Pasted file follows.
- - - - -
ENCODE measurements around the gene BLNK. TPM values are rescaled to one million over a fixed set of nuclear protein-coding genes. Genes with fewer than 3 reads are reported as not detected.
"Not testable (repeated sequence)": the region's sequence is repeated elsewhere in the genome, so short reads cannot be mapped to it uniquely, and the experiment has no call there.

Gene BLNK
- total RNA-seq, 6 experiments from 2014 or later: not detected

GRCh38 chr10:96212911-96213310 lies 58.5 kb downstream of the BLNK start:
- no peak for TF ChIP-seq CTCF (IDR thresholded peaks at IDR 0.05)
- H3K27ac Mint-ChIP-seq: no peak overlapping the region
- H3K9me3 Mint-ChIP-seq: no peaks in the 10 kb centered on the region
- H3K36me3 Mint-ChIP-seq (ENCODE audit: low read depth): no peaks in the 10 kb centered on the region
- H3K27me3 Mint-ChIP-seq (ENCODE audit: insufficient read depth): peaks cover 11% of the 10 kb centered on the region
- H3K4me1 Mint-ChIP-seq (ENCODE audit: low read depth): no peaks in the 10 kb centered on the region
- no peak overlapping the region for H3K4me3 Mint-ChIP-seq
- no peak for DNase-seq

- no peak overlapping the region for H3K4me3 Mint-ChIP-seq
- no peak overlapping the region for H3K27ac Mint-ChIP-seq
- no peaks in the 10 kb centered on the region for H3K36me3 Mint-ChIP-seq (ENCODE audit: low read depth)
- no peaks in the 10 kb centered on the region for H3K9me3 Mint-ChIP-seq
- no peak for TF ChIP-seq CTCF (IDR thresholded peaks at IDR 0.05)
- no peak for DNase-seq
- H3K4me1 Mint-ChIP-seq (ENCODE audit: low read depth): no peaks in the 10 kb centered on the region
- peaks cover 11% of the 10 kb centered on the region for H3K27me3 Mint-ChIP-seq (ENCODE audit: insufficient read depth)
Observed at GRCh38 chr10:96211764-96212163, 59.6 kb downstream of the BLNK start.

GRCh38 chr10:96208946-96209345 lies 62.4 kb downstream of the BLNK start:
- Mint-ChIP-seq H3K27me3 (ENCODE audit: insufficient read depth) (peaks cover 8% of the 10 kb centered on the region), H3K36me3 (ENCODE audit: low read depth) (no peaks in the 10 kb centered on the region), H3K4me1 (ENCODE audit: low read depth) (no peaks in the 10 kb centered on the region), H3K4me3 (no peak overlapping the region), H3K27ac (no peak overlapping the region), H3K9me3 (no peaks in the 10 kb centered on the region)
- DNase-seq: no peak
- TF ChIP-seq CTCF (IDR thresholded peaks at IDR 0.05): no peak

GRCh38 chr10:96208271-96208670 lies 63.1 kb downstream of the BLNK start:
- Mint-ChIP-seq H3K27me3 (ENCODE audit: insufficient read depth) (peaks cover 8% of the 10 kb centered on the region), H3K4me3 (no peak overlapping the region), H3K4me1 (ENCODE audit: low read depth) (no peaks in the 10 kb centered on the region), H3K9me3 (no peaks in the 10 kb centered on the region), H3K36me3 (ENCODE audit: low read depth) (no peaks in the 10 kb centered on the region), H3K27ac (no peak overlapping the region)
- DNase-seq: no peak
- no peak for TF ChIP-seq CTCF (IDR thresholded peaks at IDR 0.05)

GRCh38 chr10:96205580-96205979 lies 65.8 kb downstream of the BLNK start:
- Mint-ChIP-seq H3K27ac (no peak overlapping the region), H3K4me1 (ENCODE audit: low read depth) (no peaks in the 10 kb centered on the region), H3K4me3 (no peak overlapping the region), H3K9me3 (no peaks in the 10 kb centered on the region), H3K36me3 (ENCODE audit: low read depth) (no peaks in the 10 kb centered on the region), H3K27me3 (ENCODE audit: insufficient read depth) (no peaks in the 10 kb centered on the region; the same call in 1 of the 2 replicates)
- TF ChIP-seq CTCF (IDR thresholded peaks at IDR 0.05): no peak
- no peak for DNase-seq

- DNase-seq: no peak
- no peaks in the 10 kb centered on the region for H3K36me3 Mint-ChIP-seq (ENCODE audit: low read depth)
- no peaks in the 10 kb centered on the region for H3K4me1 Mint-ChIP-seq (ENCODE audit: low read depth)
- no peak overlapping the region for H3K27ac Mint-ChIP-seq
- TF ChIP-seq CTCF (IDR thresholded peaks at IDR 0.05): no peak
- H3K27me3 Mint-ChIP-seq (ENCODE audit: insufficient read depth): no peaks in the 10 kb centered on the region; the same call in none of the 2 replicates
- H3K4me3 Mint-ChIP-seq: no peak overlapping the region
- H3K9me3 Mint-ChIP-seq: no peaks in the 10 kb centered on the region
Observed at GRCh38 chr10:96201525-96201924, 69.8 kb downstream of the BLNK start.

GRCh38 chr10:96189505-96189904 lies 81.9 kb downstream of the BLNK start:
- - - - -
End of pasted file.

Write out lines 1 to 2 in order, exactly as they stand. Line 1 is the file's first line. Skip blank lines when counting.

ENCODE measurements around the gene BLNK. TPM values are rescaled to one million over a fixed set of nuclear protein-coding genes. Genes with fewer than 3 reads are reported as not detected.
"Not testable (repeated sequence)": the region's sequence is repeated elsewhere in the genome, so short reads cannot be mapped to it uniquely, and the experiment has no call there.